The second of my structural investigations focussed on Vladimir Tatlin’s Monument to the Third International. Inspired by Paris’s Eiffel Tower and Athanasius Kircher’s seventeenth-century representation of the Tower of Babel, Tatlin designed this monument to mark the end of the Russian Revolution. Unfortunately never built, the design served as a symbol for utopian thought and, through its proposed use of iron, steel and glass, stood as an inspiration for modern architecture.
It was my ambition to take the primary helical form of the tower, remove the main diagonal supporting strut, and create a self supporting helix structure.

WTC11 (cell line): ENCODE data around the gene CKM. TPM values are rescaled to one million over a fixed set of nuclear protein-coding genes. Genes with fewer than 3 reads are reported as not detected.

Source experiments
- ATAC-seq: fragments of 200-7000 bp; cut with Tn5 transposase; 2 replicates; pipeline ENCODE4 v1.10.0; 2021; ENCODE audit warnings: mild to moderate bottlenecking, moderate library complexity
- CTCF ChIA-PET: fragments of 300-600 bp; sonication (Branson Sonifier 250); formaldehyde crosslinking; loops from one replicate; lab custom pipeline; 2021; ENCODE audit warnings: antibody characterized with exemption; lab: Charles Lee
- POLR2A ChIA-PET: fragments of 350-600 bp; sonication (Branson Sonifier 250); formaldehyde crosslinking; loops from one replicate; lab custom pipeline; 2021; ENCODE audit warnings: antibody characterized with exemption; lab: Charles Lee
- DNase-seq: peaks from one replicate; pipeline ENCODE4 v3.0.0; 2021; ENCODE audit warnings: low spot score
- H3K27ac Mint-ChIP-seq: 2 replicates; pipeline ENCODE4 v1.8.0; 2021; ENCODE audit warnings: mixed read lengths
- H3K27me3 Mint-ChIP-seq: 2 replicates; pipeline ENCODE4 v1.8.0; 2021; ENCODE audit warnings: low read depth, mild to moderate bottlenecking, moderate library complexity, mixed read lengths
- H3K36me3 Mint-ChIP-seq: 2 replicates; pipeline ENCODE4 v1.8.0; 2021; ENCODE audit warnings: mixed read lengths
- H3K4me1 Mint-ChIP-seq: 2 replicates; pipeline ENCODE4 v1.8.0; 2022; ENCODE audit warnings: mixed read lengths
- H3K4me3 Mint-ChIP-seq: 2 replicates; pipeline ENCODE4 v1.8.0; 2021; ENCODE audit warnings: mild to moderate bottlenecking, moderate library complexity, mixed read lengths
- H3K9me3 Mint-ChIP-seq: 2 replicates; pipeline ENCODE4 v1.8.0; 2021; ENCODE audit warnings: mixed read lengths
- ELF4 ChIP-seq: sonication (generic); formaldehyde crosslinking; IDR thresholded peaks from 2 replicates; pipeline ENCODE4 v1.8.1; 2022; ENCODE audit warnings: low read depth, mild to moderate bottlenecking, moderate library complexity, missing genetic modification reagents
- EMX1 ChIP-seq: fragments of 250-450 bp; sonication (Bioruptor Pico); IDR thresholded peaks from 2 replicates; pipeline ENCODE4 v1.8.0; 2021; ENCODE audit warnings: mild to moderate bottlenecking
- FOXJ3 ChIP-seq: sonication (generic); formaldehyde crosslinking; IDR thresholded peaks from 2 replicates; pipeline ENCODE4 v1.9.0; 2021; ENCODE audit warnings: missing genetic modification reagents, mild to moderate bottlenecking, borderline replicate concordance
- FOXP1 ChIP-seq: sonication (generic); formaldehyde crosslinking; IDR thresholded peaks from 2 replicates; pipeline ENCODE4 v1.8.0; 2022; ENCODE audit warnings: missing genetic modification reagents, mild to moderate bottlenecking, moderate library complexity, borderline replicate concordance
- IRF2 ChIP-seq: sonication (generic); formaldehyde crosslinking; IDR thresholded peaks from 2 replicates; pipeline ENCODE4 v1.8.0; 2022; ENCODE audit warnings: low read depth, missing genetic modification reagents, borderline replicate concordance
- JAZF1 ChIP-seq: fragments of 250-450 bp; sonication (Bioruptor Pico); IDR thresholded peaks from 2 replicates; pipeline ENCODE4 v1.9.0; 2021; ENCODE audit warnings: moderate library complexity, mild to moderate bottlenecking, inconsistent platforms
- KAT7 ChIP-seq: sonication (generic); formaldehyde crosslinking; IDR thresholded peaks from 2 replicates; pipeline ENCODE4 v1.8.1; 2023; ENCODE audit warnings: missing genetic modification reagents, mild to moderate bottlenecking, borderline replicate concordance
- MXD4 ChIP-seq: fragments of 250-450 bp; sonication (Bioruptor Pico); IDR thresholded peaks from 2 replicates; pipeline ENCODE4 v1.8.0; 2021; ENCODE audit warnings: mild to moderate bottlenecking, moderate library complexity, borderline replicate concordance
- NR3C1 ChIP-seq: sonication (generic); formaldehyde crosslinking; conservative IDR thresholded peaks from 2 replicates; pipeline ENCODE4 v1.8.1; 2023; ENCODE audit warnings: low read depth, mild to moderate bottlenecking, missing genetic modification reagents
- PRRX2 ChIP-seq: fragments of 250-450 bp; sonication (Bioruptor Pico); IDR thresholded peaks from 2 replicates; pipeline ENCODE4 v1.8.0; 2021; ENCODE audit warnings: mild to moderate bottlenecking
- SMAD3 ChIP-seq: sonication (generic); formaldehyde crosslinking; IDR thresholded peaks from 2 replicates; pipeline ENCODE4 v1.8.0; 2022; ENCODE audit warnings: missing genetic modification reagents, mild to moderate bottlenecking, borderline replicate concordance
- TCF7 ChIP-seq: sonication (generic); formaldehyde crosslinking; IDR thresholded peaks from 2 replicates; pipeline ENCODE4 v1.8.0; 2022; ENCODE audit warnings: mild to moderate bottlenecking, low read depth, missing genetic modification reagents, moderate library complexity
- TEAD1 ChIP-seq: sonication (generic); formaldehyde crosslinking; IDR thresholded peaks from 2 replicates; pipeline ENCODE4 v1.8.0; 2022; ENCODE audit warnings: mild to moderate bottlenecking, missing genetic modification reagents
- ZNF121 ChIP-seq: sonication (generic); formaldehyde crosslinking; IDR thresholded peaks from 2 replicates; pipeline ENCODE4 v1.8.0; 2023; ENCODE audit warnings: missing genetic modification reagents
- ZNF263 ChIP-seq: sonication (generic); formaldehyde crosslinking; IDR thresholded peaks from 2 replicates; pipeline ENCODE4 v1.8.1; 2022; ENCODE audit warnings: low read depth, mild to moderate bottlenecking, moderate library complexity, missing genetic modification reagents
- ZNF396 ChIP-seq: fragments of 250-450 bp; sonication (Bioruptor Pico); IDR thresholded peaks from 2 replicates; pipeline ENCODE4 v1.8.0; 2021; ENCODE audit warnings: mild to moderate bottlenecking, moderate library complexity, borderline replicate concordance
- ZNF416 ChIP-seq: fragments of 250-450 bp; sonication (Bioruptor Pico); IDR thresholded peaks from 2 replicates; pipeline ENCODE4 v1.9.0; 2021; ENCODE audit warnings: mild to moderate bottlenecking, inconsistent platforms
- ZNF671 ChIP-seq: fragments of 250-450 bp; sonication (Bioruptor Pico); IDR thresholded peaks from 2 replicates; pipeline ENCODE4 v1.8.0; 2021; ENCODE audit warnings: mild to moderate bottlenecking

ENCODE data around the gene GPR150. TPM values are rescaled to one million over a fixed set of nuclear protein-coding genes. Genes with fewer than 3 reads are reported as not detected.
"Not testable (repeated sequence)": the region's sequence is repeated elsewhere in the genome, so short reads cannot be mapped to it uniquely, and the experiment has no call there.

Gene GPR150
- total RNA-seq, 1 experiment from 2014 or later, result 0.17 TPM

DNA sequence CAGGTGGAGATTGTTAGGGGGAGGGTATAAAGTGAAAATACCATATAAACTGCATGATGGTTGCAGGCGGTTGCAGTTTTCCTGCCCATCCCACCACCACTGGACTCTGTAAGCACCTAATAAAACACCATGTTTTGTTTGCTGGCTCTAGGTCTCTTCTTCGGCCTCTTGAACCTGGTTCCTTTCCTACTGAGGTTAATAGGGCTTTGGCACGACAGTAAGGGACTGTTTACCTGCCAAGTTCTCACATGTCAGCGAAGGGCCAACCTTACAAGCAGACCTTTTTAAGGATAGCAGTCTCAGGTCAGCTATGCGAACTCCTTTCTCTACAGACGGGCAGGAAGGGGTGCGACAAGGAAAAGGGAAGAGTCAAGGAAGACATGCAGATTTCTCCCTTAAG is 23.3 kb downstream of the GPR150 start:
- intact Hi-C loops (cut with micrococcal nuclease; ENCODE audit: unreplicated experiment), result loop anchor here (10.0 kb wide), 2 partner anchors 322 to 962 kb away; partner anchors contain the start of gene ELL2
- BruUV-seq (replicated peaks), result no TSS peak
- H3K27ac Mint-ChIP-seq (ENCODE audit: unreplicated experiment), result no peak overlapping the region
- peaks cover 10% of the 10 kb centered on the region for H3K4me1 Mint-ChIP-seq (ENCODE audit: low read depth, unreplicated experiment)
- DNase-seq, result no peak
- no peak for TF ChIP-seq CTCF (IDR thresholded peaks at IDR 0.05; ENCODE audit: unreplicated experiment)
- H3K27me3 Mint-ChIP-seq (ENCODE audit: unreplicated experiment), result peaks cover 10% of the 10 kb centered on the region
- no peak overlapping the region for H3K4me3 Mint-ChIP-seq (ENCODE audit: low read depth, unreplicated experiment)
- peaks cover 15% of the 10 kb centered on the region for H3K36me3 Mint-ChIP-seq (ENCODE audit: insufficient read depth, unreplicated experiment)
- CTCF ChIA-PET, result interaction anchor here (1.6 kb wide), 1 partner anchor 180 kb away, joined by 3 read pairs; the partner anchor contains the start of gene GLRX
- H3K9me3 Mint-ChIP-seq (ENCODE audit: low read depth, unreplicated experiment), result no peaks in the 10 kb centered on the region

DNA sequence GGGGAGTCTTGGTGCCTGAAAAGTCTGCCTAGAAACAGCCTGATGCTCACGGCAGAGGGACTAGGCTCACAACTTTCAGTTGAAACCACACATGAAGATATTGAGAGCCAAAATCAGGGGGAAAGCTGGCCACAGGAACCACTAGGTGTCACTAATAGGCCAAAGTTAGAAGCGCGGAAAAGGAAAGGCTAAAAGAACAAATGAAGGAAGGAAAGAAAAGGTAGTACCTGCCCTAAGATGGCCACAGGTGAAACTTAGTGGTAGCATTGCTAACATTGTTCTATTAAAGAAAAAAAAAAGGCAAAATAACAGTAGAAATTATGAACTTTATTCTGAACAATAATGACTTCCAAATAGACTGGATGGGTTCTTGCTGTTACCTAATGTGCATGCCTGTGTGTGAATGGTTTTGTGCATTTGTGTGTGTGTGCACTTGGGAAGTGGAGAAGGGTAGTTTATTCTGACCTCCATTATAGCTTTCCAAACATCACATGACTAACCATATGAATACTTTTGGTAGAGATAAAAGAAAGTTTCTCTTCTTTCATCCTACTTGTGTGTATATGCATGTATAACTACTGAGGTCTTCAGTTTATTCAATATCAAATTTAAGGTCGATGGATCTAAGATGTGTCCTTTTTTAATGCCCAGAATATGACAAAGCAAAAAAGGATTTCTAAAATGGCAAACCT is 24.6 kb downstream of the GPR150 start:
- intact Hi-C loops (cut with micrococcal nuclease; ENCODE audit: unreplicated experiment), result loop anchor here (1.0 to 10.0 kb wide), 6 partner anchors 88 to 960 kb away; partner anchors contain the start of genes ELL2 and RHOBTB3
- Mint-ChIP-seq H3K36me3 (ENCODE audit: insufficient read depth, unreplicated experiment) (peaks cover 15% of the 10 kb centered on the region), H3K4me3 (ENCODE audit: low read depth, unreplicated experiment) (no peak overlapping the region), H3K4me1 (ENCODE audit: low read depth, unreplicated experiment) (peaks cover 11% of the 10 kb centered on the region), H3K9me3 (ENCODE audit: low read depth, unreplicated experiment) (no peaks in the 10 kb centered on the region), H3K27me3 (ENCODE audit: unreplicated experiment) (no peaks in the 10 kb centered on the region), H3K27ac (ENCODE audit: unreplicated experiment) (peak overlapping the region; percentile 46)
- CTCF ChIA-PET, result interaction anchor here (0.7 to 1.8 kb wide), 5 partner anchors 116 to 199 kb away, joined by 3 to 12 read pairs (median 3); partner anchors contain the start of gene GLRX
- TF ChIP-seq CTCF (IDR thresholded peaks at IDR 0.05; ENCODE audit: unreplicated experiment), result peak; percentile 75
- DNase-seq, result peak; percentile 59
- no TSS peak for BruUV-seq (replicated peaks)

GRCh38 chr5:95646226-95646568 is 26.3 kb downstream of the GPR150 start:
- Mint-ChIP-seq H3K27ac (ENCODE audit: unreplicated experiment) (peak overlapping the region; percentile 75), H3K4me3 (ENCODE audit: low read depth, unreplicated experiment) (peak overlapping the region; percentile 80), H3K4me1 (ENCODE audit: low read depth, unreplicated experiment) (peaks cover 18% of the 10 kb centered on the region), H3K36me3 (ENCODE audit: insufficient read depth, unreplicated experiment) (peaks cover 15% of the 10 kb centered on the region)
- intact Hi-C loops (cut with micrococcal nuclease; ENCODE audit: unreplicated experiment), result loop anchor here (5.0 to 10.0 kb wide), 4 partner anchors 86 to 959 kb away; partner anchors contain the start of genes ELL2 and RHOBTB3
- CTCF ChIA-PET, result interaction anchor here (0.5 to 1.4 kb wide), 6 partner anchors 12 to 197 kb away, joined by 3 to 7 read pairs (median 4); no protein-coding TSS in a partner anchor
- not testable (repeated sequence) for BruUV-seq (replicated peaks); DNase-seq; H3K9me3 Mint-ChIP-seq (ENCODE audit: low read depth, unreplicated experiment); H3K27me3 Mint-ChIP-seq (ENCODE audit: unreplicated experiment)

Using Grasshopper, I generated a way to take any surface and apply some of the basic principles of Shell lace to it. This enabled me to investigate particular angles and frequencies of corrugation on the helical surface. While attempts in a single direction resulted in the physical models requiring additional support, I believe that a combination of both vertical and horizontal corrugation would have enabled the strut to be removed.
Although the method above may have worked, it would not have provided a minimal material or elegant solution to the problem. Instead, I turned to a monocoque structure and torsion beam approach.
Each parameter from base shape to model height, angle and perforation location can be controlled by the script above, with the successful results shown in the physical paper models below.